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Four keys to next-gen success, according to Take-Two's Zelnick
Four keys to next-gen success, according to Take-Two's Zelnick Exclusive
June 15, 2012 | By Chris Morris

June 15, 2012 | By Chris Morris
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    16 comments
More: Console/PC, Business/Marketing, Exclusive, E3



While Nintendo fell short of its goal of whipping gamers into a frenzy for the Wii U at this year's E3, third-party publishers, who see the system as a key driver of future growth, were reticent to downplay its potential. Instead, they cited the system's long-term potential, rather than its initial impact.

Take-Two Interactive Software chairman and CEO Strauss Zelnick, however, was not among the cheerleaders.

While Take-Two will make sports and family titles for the Wii U, its bigger core franchises have been notably absent from the list of partners. And that seems unlikely to change anytime soon.

"We haven't announced anything," says Zelnick on the possibility of moving the company's mature titles onto the Wii U. "I'm skeptical."

Don't mistake that skepticism for a pessimistic attitude about the next generation of consoles, though. If anything, Zelnick is eager to kick off the next line of game systems, because he sees it as a chance for Take-Two to continue to advance its position in the industry.

"For a company like ours, it's a great opportunity," he says. "[New console launches] separate the winners from the losers -- and we fully expect to be one of the winners."

There are four keys to success in a new console cycle, Zelnick believes -- owned intellectual property, top-tier technology, top-tier development talent and a strong balance sheet.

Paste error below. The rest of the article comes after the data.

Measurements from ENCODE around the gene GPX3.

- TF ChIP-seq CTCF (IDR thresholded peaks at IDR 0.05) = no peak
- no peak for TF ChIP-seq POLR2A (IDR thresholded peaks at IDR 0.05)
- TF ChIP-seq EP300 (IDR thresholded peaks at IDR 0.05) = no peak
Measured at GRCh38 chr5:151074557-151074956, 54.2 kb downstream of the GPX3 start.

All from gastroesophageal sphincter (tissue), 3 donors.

Take-Two, he says, has all four. And that could help it overcome the launch cycle hurdles that many publishers struggle with.

"I don't want to minimize the challenge of creating titles for new technology or the economic challenges of doing that, but if you get it right, it's a terrific time to launch a new IP," he says.

While more and more companies are rolling out new versions of their biggest hits each year to ensure a steady (and, ideally, reliable) stream of income, don't expect Take-Two to follow that model anytime soon.

There's a risk in overexposing your key franchises, says Zelnick. And while doing so might give a company a tremendous short- (and even mid-) term cash boost, the practice can ultimately leave money on the table.

"I don't aim to annualize our non-sports titles because I think you run the risk of burning out the consumer -- even if its very high quality [product]," he says. "Some of our competitors have had this trajectory where they extract a lot of value and the IP goes away. We're trying really hard to build permanent IP. And if you have to rest the title for a few years, over time you'll extract more value. ... We're not trying to create something good and market the hell out of it. We're trying to delight customers with something great -- and market hell out of it."

That's a strategy that initially baffled some shareholders and analysts, but one that has helped the company rebuild from the chaos it was in five years ago (even if the stock, which has fallen roughly 50 percent in that time) doesn't reflect that. Zelnick concedes there's still work to be done -- which is part of the reason he's eager to see the next generation begin.